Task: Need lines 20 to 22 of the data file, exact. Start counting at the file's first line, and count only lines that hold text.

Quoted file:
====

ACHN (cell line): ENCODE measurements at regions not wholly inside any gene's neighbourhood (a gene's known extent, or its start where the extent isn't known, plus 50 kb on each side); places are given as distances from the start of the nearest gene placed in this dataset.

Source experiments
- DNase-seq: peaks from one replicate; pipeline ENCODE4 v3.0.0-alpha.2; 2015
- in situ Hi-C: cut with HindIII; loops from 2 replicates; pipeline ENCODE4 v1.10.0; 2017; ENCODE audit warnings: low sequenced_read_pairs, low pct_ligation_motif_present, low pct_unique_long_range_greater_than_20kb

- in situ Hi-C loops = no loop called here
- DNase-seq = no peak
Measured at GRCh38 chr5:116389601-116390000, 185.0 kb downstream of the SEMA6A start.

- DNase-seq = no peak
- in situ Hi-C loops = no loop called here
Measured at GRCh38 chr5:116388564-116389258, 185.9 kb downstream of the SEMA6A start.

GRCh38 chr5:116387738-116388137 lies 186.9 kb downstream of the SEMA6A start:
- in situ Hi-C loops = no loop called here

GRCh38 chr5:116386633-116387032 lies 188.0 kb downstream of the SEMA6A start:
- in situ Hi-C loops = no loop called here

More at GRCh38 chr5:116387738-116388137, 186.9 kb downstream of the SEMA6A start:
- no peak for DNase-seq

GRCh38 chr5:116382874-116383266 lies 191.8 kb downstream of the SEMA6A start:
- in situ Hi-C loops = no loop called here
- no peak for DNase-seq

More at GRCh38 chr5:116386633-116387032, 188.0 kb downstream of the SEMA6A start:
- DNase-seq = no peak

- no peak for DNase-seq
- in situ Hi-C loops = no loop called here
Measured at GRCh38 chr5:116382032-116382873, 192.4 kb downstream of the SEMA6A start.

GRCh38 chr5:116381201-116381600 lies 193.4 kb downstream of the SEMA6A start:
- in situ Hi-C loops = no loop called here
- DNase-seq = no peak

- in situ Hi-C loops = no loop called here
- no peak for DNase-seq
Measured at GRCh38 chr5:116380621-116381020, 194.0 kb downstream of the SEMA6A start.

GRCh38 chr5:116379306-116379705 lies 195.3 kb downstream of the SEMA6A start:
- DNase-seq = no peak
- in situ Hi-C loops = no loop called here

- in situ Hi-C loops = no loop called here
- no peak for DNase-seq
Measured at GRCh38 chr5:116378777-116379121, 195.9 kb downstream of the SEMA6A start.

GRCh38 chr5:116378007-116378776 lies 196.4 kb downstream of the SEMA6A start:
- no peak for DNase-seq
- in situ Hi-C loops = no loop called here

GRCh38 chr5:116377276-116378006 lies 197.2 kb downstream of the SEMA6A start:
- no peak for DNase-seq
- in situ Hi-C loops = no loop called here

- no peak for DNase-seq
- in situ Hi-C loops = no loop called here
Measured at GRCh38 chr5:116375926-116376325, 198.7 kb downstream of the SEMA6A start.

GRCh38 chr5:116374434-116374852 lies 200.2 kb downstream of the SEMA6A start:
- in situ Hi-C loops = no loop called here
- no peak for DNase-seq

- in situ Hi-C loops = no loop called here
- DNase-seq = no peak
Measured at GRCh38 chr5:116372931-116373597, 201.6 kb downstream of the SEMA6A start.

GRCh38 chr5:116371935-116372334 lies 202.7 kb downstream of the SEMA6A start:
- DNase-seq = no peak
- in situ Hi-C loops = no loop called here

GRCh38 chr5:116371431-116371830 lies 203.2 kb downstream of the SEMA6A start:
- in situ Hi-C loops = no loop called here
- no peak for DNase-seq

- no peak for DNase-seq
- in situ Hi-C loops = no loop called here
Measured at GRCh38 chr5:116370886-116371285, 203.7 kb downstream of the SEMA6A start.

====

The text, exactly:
More at GRCh38 chr5:116386633-116387032, 188.0 kb downstream of the SEMA6A start:
- DNase-seq = no peak

- no peak for DNase-seq